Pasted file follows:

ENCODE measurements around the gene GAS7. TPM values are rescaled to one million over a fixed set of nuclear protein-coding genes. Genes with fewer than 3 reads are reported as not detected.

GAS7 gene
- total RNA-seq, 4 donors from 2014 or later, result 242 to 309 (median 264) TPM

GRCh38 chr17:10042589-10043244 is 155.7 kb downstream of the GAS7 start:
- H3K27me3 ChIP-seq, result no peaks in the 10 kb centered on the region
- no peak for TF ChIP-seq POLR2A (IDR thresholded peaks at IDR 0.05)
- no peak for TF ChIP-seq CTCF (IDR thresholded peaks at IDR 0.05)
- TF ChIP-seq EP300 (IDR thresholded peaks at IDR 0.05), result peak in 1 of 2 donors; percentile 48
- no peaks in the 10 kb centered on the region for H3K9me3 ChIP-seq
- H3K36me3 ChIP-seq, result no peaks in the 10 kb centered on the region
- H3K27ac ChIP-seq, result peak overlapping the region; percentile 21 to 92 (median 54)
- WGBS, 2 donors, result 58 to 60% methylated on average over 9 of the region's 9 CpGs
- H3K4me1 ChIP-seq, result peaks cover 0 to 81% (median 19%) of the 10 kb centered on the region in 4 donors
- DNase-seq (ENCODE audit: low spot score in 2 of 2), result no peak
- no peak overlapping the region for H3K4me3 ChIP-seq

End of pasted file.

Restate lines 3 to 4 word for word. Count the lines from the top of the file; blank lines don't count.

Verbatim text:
- total RNA-seq, 4 donors from 2014 or later, result 242 to 309 (median 264) TPM

GRCh38 chr17:10042589-10043244 is 155.7 kb downstream of the GAS7 start: